FRS 102 and Accounting for Government Grants

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Below is a comparison chart of the main differences between old and new Irish GAAP as regards the definitions, initial recognition, measurement and presentation of grants received from government.

Topic

Old Irish GAAP

New Irish GAAP FRS 102

 

 

 

Definition

Government grants are assistance by government in the form of cash or transfers of assets to an enterprise in return for past or future compliance with certain conditions relating to the operating activities of the enterprise. [SSAP 4 paragraph 22].

The same method as old Irish GAAP, except that grants exclude forms of assistance that cannot reasonably be valued or distinguished from normal trading of the entity. [FRS 102 paras 24.1-24.2].

Initial recognition and

subsequent measurement

Grant income is not recognised unless there is

reasonable assurance that the entity will comply with the conditions of the grant and the grant will be received. [SSAP 4 para 24].

 

Government grants are recognised as income over the periods necessary to match them with the related costs that they are intended to

compensate, on a systematic basis (accruals model).

 

Government grants received as compensation for expenses or losses already incurred (or for immediate financial support) are recognised as income in the period in which the grant becomes receivable. [SSAP 4 para 23].

Likewise, new Irish GAAP prohibits recognition of

grant income unless there is reasonable assurance that the entity will comply with the conditions of the grant and the grant will be received. [FRS 102 para 24.3A].

 

Once these criteria are met, there is a choice between the performance and the accruals model for recognition and measurement. [FRS 102 para 24.4].

 

The accruals model is the same as old Irish GAAP. [FRS 102 paras 24.5C-24.5G].

 

Please note that the FRS 102 Charities SORP specifically bans the use of the accruals model [Charities SORP FRS 102 para 5.10].

 

The performance model requires an entity to

recognise government grants according to the nature of the grant. No distinction is made between income and capital grants under this model.

 

Recognition is as follows:

A grant that does not

impose specified future

performance conditions

on the recipient is

recognised in income

when the grant proceeds

are receivable.

 

A grant that imposes

specified future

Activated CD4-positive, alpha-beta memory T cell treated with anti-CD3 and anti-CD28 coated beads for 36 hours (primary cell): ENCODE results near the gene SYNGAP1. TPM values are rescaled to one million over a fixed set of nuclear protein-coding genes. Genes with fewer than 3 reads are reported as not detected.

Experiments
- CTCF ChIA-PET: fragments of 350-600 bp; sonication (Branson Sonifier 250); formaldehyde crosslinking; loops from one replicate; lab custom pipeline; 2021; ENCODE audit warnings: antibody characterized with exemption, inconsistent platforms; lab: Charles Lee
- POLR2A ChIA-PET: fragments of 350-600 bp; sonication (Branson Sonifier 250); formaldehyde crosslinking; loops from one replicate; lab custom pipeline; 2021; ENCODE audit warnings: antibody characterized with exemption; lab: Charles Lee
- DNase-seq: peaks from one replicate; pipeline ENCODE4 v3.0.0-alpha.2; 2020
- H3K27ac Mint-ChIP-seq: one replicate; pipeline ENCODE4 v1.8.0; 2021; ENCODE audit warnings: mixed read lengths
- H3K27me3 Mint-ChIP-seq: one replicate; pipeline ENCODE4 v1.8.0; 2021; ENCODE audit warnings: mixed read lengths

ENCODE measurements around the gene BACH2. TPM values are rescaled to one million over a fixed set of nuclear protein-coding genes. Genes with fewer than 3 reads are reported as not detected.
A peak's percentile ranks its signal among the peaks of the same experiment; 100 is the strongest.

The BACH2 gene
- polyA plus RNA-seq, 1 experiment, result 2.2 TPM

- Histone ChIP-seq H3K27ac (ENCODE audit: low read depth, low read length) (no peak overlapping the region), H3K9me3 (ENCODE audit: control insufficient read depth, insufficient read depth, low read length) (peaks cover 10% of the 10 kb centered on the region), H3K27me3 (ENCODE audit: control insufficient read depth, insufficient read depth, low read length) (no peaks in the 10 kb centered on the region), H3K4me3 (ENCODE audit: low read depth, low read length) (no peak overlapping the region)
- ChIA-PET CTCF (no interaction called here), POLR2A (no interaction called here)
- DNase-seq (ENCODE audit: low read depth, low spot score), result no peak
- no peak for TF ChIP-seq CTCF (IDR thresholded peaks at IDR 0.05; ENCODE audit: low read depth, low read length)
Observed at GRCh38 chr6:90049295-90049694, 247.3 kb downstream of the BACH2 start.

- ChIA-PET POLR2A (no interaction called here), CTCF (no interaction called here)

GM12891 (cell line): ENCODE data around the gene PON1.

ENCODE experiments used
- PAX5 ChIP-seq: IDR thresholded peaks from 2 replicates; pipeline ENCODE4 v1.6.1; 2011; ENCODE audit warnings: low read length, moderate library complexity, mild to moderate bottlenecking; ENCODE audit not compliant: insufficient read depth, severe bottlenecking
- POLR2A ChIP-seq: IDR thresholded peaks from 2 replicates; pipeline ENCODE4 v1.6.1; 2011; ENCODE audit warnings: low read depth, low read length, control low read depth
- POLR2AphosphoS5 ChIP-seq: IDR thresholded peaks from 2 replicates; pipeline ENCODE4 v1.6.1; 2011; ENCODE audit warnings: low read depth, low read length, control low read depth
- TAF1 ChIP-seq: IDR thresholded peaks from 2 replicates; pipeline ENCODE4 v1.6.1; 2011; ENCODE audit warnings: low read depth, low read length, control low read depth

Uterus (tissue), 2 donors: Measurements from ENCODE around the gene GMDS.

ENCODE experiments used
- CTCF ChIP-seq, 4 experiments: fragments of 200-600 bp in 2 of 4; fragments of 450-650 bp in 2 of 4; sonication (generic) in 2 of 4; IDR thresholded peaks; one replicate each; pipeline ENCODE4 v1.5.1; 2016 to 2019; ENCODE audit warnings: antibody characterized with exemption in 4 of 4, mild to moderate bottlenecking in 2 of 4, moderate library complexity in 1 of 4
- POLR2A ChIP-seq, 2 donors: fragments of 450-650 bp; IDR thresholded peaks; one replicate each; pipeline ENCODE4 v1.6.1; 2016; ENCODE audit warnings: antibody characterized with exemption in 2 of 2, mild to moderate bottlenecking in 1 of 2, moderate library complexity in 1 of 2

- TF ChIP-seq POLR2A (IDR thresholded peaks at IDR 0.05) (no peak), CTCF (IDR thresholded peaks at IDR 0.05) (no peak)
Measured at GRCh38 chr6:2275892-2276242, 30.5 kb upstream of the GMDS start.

performance conditions

on the recipient is

recognised in income

only when

the performance

conditions are met.

 

Grants received before the income recognition criteria are satisfied are recognised as a liability and released to income when all attached

conditions have been complied with.

[FRS 102 para 24.5B].

Deductibility against related capital assets.

Government grants made as a contribution towards expenditure on fixed assets may either be:

 

1.       treated as deferred

income and credited to the profit and loss account over the expected useful economic life of the related asset; or

 

2.       deducted against the cost of the related asset, with a consequent reduction in the annual deprecation charge.

 

Those entities applying Irish company law are prohibited from applying the second option. [SSAP 4 para 15].

Grants are never deducted against related assets. [FRS 102 para 24.5G].

Measurement

Where a government grant takes the form of a transfer of non-monetary assets, the amount of the grant is the fair value of the assets transferred. [SSAP 4 para 16].

Grants are measured at the fair value of the asset received or receivable. [FRS 102 para 24.5].

Grants repayable

A government grant that becomes repayable is accounted for as a revision to an accounting estimate (that is, in the current period).

 

Repayment of a grant related to income is applied against any unamortised deferred credit set up in respect of the grant, and then any excess is recognised immediately as an

expense. [SSAP 4 para 27].

Under FRS 102, if a grant becomes repayable, it is

recognised as a liability where the repayment meets the definition of a liability. [FRS 102 para 24.5A].